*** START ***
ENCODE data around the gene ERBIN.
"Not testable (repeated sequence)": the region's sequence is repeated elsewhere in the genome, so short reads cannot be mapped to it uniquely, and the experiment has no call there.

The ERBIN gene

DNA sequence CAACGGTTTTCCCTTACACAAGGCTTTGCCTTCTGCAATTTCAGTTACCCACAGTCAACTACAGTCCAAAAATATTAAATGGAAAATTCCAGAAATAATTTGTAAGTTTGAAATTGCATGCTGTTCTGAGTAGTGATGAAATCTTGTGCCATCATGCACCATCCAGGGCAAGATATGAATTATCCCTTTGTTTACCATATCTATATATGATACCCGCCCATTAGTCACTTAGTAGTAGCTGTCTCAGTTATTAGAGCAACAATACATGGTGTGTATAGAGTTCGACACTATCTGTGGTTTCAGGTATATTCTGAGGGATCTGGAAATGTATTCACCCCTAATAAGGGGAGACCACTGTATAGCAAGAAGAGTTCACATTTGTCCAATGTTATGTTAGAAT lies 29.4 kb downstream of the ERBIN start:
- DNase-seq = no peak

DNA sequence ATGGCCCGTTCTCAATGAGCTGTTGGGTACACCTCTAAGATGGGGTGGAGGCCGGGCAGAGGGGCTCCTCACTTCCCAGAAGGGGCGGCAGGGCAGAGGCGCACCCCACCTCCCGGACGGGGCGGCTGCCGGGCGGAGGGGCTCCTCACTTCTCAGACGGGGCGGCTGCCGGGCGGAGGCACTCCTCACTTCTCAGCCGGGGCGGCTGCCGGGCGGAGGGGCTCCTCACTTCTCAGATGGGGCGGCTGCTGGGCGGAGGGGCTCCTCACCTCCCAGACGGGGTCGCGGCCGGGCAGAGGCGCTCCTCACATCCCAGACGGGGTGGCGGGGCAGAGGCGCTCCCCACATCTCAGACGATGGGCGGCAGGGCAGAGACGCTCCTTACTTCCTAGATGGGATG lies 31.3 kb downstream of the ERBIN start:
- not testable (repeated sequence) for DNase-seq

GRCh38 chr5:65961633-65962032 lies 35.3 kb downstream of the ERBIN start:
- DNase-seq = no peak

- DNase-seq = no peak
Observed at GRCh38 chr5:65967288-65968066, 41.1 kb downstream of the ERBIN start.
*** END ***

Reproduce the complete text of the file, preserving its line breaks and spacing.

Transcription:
ENCODE data around the gene ERBIN.
"Not testable (repeated sequence)": the region's sequence is repeated elsewhere in the genome, so short reads cannot be mapped to it uniquely, and the experiment has no call there.

The ERBIN gene

DNA sequence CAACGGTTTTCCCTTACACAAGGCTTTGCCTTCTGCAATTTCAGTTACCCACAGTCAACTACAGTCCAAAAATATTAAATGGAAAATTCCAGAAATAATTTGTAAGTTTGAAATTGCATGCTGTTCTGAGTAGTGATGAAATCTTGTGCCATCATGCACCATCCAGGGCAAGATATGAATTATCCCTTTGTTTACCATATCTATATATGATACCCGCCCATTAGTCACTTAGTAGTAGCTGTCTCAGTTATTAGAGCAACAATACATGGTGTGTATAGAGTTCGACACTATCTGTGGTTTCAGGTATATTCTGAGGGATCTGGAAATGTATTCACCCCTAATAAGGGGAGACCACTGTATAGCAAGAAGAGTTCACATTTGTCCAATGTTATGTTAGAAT lies 29.4 kb downstream of the ERBIN start:
- DNase-seq = no peak

DNA sequence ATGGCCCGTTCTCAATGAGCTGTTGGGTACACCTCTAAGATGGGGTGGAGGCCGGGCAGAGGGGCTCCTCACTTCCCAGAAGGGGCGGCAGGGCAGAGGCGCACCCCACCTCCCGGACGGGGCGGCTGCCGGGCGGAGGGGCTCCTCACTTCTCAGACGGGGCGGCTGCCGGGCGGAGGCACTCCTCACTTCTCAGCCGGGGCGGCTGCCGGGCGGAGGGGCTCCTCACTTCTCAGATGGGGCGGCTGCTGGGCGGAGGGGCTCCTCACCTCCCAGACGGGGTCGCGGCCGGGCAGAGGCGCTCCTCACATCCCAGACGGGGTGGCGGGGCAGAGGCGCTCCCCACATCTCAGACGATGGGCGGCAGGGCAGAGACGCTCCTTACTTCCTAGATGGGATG lies 31.3 kb downstream of the ERBIN start:
- not testable (repeated sequence) for DNase-seq

GRCh38 chr5:65961633-65962032 lies 35.3 kb downstream of the ERBIN start:
- DNase-seq = no peak

- DNase-seq = no peak
Observed at GRCh38 chr5:65967288-65968066, 41.1 kb downstream of the ERBIN start.